Does the Future of Health Care Lie in Greater Emphasis on Wellness?
When the Colorado Health Foundation's 30th annual Colorado health symposium, "Value in Health Care: Improving Quality, Controlling Costs," gets underway this week in Keystone, one focus will be on prevention and wellness, and keeping people healthy so they can avoid a major illness and the breadth of its impact.
A recently enacted law in Colorado clears the way for more employers to add wellness programs in the workplace as a way of earning a discount on health insurance premiums. In turn, this could offer lower premiums to employees who show results. Just as attractive are the documented improvements in absenteeism and overall employee morale when employees are healthier.
Companies with wellness programs offer employees incentives to reach a number of different goals, like quitting smoking, losing weight, lowering cholesterol, and establishing a fitness routine. Annual assessments estimate the employee’s risk of chronic diseases like diabetes or heart disease, and show the individual how much he or she has lowered these risks with healthier habits.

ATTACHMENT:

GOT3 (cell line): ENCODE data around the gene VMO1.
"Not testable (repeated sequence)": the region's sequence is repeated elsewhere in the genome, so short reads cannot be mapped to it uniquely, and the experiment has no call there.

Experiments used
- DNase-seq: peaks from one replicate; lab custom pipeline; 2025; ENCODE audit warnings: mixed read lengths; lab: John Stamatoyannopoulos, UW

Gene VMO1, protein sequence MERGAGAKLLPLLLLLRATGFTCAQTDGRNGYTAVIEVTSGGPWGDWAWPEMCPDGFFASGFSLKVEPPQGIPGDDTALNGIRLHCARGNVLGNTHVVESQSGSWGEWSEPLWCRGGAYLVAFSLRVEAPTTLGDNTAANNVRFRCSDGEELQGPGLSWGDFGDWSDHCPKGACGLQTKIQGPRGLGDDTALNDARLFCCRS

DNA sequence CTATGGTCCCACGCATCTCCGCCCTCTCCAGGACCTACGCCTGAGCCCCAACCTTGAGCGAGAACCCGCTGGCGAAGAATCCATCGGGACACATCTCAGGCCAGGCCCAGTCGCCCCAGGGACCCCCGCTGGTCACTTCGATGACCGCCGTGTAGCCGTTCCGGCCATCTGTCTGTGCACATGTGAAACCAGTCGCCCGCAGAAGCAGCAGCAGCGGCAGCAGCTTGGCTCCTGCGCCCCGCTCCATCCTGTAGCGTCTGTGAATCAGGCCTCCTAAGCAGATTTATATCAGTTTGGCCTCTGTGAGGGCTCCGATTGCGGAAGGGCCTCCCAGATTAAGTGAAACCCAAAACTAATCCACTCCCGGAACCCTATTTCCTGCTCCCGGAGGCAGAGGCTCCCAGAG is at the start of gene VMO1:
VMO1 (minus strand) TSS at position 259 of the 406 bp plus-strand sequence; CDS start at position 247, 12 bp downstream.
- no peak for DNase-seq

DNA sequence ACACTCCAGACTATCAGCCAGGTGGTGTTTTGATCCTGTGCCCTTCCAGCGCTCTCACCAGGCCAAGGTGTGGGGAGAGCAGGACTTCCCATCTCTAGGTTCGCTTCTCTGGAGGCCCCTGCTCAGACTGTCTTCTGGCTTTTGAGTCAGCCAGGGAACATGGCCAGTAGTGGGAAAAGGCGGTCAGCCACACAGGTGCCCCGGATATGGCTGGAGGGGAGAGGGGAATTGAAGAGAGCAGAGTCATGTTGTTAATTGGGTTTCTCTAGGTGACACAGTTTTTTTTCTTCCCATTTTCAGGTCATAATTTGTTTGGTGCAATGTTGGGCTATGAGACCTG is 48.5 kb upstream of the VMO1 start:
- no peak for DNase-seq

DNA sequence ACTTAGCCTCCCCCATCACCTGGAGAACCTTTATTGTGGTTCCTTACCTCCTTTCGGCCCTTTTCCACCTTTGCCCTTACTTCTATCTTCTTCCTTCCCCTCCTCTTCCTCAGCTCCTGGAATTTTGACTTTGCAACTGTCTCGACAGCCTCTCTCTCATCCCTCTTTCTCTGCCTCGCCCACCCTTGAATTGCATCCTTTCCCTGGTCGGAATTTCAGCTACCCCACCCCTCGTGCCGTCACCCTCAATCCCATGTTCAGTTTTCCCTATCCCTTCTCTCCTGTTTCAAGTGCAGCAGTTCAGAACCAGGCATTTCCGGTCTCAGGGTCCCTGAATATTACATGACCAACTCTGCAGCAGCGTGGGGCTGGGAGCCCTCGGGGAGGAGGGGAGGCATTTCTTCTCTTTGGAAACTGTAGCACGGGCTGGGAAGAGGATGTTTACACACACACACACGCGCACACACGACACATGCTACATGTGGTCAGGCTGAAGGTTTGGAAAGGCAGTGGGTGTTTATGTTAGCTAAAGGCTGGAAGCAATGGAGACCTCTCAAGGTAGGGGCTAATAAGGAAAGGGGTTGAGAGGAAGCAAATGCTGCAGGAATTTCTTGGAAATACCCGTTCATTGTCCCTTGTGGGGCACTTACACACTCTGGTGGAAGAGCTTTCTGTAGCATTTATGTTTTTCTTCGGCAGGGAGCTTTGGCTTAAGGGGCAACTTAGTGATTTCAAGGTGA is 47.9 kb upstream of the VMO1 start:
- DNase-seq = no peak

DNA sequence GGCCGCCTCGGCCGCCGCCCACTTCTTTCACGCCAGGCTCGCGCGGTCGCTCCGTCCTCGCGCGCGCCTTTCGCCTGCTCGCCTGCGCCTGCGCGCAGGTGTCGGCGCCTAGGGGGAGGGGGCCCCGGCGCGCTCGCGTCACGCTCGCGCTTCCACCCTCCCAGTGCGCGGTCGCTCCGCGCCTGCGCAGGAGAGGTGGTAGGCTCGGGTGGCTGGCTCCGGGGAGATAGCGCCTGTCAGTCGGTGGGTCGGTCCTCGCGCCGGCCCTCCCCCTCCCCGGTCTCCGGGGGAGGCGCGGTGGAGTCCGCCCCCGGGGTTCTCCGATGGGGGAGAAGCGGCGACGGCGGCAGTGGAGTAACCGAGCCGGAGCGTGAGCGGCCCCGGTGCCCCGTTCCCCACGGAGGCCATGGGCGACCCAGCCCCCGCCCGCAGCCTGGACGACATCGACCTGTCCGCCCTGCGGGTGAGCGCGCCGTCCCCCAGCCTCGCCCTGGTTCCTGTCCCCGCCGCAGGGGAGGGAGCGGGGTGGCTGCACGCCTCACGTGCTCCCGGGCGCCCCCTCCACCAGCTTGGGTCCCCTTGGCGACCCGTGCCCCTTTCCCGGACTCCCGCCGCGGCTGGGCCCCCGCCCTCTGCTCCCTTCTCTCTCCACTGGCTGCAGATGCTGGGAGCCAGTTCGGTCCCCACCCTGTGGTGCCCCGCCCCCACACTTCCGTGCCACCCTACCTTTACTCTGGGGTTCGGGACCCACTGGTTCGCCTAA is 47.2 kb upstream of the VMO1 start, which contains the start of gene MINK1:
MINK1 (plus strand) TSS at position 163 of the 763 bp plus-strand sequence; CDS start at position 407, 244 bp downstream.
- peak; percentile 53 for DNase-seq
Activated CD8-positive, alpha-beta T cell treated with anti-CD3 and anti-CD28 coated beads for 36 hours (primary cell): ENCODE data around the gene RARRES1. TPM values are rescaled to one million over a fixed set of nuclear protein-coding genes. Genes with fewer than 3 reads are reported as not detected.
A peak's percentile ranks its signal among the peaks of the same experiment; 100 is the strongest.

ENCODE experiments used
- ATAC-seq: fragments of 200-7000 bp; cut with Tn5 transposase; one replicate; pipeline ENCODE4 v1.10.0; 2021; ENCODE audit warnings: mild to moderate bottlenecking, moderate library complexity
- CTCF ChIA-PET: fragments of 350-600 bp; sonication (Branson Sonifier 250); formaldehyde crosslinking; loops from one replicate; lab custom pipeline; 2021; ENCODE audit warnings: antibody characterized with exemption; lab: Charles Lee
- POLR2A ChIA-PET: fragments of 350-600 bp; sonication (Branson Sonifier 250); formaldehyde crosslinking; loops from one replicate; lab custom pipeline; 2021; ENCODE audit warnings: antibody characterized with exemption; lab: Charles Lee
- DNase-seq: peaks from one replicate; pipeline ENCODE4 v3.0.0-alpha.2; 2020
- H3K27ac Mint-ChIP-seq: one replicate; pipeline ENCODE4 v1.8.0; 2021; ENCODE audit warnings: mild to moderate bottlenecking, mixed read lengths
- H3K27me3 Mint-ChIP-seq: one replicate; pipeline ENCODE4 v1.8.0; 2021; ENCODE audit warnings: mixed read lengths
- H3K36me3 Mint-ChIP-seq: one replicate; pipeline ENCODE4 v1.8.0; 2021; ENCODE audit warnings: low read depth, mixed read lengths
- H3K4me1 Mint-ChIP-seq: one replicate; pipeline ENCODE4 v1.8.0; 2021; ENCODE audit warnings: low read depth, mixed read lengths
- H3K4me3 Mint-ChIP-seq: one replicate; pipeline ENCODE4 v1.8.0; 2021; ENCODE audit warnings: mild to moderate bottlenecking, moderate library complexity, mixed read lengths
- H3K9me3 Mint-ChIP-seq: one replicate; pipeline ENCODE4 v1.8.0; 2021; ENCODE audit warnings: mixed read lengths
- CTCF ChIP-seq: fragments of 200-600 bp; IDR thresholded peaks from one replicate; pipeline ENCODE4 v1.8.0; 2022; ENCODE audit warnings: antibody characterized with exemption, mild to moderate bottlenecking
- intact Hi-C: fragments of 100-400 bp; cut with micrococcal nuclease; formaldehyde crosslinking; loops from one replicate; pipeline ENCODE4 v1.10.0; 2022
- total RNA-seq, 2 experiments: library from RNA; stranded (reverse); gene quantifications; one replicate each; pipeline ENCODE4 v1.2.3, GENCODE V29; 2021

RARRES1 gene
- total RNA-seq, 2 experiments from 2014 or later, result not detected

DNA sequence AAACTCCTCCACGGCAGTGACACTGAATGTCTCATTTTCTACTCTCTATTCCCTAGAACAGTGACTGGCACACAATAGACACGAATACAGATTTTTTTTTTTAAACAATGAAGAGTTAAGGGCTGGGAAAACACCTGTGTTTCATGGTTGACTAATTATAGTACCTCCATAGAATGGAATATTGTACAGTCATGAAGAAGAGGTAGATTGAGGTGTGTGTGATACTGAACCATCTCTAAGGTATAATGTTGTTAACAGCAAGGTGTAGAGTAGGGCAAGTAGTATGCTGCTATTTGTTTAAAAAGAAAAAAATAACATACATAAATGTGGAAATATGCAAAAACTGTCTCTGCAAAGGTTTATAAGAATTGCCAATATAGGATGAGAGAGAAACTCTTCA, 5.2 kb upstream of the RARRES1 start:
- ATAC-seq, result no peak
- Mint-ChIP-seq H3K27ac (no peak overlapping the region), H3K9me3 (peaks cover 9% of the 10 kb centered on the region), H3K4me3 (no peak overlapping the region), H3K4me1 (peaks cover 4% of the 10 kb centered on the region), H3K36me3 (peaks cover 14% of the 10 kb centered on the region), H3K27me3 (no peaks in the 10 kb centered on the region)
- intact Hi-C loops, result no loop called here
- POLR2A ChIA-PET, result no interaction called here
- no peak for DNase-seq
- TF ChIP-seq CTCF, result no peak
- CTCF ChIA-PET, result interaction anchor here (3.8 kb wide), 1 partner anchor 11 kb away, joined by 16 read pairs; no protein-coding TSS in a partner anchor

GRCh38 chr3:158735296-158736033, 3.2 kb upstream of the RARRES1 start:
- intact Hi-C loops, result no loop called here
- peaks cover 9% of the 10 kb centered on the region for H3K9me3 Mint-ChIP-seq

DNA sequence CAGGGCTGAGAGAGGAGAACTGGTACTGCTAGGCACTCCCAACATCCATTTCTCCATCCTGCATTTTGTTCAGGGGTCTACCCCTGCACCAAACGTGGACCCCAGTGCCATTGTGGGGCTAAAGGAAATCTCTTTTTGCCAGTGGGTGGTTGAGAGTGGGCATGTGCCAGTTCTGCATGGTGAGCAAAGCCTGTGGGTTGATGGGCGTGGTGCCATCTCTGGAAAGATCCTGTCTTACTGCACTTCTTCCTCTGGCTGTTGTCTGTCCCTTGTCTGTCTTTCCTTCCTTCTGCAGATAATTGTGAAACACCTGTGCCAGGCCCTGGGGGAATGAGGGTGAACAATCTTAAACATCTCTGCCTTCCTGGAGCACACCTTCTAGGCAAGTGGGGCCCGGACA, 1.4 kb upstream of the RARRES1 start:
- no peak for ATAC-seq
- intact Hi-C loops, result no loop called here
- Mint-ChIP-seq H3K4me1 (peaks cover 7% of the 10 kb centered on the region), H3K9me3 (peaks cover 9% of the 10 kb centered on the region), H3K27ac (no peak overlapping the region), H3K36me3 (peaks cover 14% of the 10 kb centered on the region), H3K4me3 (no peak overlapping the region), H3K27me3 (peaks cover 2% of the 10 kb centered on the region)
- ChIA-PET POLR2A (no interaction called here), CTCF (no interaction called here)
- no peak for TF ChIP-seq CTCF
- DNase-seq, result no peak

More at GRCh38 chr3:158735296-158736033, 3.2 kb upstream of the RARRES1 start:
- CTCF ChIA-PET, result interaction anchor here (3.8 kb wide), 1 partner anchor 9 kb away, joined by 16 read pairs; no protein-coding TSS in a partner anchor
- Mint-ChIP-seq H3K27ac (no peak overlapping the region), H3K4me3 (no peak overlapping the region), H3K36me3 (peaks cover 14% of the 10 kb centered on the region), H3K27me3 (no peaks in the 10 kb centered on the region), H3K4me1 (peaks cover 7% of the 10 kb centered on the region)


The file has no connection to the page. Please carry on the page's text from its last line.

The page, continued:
Are you currently participating in a wellness program? What incentives do you think work best?
Wellness and prevention also are key to the health care delivery concept known as “medical home,” in which the consumer can have a team of practitioners, not just one doctor, to help reach and maintain health goals.
On Colorado State of Mind this Friday, we’ll talk about why so many health care providers believe “medical home” is the wave of the future, and how it could change the way you interact with your physician.
-Cynthia Hessin, host of Colorado State of Mind